No subject

Fri Aug 6 15:07:01 PDT 2004

/*Determines the number of blocks or coefficients to be skipped for a given
token value.
_token:      The token value to skip.
_extra_bits: The extra bits attached to this token.
Return: A positive value indicates that number of coefficients are to be
skipped in the current block.
Otherwise, the negative of the return value indicates that
number of
blocks are to be ended.
0 will never be returned, so that at least one coefficient in one
block will always be decoded for every token.*/
int oc_dct_token_skip(int _token,int _extra_bits){

i.e., skip is never 0 by design. Part of the assumptions are that you
can only ever have at most one token per coefficient.

However, try changing oc_token_skip_eob6 (internal.c:121) to read:
static int oc_token_skip_eob6(int _token,int _extra_bits){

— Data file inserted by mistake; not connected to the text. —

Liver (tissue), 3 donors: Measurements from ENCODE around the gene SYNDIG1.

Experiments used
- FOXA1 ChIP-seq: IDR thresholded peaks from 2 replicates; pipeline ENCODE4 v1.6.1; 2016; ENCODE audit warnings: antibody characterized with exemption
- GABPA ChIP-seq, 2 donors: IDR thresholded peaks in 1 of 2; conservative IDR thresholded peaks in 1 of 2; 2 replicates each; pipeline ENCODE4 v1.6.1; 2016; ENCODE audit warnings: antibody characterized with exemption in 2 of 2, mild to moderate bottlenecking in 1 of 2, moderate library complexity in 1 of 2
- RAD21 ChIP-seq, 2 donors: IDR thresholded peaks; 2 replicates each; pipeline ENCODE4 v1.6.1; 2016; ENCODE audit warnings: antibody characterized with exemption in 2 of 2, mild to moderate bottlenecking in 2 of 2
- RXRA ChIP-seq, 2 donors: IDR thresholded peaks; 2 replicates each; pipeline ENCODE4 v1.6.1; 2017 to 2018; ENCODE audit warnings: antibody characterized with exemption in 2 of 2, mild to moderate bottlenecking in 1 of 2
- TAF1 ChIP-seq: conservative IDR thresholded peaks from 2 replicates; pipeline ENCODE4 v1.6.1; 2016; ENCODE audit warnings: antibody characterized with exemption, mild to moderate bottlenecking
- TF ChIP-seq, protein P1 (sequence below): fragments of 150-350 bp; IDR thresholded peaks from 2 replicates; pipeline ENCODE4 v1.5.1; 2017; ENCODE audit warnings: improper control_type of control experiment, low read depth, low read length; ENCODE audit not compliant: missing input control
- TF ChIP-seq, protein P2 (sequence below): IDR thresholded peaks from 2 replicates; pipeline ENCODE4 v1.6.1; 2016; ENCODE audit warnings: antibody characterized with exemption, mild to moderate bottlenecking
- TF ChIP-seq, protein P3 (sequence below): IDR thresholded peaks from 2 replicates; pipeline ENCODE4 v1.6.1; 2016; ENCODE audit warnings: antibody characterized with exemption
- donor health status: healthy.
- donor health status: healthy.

-  if(!_extra_bits)return -INT_MAX;
+  if(!_extra_bits)return -(INT_MAX>>1);
return -_extra_bits;
(The purpose of this code is described in section 7.7.1 of the spec.
Step 7(b) is not implemented literally, since that routine doesn't know
the number of coded blocks, much less the array TIS, which is never
explicitly constructed in my decoder implementation. It just returns a
really big number instead.)

This should prevent overflow in decoder.c:895

Alternatively that could be rewritten
But I'm not positive that's the only place using eobs could overflow. I
thought I checked, but clearly I missed at least one. Let's get rid of
all of them at once.

That should at least make the decoder fail somewhere _different_, and
hopefully make it stop segfaulting (part of the design goals are to
never segfault, even on completely invalid input). The real question is:
why did the decoder think there was an EOB run of length 0? The encoder
should never produce one.

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